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I want to visit Finland a lot too, living almost whole my life right at the border with it but never had a chance to visit. Karelia has similar nature with Finland, but it’s less “urbanised” and there’re more places without roads and people. I have similar feelings about Egypt, having doves eating from your table and so on, and all I have now is 5 photos from there.

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That happens in Israel too. Plenty of Streptopilia senegalensis wandering around anywhere crumbs can be found.
It’s so funny to realize that a perfectly boring, maybe even annoying, everyday occurrence in one place seems so cool to someone from far away…

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I don’t even know which species it was, for me those were unusual pigeons.) I got used to Streptopelia decaocto in Crimea (and many other species that were ne to me, like Sternula albifrons), so I know how in two days something new and exiting becomes ordinary.
And my current love is gulls, and seeing Ichthyaetus species that live there and that I could see all Larus that could spend the winter there… shame.

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I might have thought that the Imperial Valley was a rare choice for a Bucket-list place. But, then it turns out I really, really loved the Anza Borrego Desert, which is not that far from there.

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Off the top of my head:
Green Swamp Preserve in North Carolina, I want to see some carnivorous plants, especially VFTs in their native habitat.

Wolf Road Prairie just outside Chicago, Illinois. Big, virtually undisturbed native prairie.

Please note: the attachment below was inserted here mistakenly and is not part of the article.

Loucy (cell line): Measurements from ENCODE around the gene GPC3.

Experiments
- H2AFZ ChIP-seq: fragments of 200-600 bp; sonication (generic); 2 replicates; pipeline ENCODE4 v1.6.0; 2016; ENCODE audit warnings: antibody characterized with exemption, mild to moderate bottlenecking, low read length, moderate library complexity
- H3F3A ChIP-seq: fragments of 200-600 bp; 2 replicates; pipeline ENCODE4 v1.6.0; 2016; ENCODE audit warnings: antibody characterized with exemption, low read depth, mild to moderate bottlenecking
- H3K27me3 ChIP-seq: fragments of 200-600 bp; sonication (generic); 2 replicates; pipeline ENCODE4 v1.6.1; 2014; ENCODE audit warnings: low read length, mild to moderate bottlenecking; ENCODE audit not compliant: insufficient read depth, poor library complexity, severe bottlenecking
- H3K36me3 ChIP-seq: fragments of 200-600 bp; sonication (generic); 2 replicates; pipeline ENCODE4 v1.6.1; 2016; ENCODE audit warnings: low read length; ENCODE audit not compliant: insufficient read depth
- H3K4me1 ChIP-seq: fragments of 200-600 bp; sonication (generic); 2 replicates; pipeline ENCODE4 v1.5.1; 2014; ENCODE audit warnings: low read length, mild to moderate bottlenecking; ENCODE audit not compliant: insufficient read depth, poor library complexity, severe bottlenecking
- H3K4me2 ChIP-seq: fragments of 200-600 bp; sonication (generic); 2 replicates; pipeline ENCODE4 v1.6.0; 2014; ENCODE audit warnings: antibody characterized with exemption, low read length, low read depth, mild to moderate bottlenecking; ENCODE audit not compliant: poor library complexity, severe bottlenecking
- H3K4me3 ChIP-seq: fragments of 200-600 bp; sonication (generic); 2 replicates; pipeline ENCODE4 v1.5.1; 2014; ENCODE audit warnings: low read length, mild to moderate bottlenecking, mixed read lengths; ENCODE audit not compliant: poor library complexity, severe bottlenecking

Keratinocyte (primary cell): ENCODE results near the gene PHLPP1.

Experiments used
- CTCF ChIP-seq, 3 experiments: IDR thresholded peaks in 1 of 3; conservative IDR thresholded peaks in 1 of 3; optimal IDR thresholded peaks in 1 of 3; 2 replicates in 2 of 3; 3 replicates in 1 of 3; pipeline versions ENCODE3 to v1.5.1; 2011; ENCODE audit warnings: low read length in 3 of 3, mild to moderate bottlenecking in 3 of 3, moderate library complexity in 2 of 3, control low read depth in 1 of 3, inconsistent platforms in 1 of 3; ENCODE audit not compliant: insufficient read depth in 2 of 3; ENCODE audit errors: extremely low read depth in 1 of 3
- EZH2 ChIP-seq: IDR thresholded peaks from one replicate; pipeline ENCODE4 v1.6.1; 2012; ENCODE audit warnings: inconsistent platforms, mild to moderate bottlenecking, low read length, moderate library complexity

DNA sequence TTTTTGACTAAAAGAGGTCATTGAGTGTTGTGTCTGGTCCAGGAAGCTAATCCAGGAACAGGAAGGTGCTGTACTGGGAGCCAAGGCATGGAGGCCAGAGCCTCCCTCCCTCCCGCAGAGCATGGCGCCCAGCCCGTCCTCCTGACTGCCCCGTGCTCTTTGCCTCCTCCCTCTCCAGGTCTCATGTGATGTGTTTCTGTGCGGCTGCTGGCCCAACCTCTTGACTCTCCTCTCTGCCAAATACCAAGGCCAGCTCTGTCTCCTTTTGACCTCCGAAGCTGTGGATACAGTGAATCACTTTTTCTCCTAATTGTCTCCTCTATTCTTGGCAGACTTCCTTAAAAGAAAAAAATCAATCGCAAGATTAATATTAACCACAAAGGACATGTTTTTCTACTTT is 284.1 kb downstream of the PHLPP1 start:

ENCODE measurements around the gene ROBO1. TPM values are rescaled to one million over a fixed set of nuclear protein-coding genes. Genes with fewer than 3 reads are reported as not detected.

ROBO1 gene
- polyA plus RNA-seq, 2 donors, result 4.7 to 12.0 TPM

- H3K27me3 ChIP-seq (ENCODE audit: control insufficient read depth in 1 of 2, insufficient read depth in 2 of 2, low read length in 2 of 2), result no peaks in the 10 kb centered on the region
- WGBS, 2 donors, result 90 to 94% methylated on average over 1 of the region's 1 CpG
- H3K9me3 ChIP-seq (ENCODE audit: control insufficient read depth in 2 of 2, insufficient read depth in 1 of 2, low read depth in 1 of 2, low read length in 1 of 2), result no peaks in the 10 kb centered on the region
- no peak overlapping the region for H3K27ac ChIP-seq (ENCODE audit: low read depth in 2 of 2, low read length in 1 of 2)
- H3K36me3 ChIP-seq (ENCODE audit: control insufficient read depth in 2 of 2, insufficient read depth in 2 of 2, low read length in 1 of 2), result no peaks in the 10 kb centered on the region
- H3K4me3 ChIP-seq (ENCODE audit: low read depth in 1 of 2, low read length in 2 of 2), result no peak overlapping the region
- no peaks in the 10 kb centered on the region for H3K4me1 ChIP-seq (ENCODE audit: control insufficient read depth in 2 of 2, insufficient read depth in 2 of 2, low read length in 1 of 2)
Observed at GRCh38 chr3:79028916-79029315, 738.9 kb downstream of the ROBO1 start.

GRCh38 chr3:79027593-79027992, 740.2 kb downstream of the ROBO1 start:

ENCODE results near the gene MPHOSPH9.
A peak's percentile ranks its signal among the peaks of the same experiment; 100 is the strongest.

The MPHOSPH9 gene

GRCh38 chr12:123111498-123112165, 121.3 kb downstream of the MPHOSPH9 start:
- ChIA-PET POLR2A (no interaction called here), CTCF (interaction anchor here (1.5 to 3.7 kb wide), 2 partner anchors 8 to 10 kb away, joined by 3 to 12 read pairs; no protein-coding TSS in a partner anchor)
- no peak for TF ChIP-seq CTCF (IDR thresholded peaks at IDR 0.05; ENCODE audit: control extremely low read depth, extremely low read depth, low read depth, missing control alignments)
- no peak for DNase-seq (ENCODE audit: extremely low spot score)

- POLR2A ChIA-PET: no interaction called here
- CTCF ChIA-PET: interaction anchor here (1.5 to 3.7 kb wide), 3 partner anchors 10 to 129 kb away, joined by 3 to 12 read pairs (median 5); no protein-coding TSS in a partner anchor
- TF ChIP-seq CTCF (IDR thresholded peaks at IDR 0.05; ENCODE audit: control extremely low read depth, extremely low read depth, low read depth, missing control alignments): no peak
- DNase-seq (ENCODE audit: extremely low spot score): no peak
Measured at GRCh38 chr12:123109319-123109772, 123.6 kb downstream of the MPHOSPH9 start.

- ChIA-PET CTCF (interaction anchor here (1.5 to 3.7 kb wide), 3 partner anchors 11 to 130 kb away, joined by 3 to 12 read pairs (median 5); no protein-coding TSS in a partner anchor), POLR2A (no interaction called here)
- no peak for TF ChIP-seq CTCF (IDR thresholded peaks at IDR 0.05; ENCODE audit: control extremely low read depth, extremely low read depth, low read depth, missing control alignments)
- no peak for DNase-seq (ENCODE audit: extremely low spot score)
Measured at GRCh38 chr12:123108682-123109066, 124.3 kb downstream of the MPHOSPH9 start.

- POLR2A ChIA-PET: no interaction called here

Anton Valley, Panama Not a preserve, but I had a friend who is no longer in this world who often shared photos of all sorts of native wildlife, plants and insects mainly, from his little section of the town. This one will be more of a personal pilgrimage than a bucket-list addition.

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I knew people would post wonderful places I never heard about. Wow! Green Swamp Preserve is on the Bob Vila top 20 (my mom adored Bob Vila).
https://www.bobvila.com/slideshow/20-places-you-need-to-see-if-you-love-plants-52009

Haha, for insects, the weirdest places tend to be the best!

One item on my nature bucket list is to see the total solar eclipse on April 8, 2024. It will be visible in the Niagara Falls area. While I am there I could get a Canvasback or a Black-headed Gull. And of course see the falls.

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I blogged about many years ago, and the list is largely still accurate today. To summarize:
Aurora
Zodiacal Light
Nocturnal Rainbow (NOT the same as halo around the moon!)
St. Elmo’s Fire
An Uninhabited Oceanic Island
An Unexplored Wilderness
An Unassimilated Indigenous People (may skip that one for ethical reasons!)
Ancient Ruins
The Tepuis of Venezuela
Ratites in the Wild
Birds-of-Paradise in the Wild

Link to the blog:
http://www.angelfire.com/wa/vagabond/celeb1.html

I could list many, many more.

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Some places I would likely to see or return to:

Bruce Peninsula (return to)
Manitoulin Island
Pukaskwa National Park
Barron Canyon Trail
Bay of Fundy
etc

I am actually not that fussy about where I end up because in any new place or great places you have been to before there will always be something interesting to see. Even in my own neighbourhood where I do day trips from North Bay, Ontario, I still find interesting new places sometimes, even though I have explored hundreds of places close to home. One of the more recent discoveries locally is the Talon Chutes. Magnificent Bryozoan, Lake Sponge and cliff ferns that are not Rock Polypoly were highlights.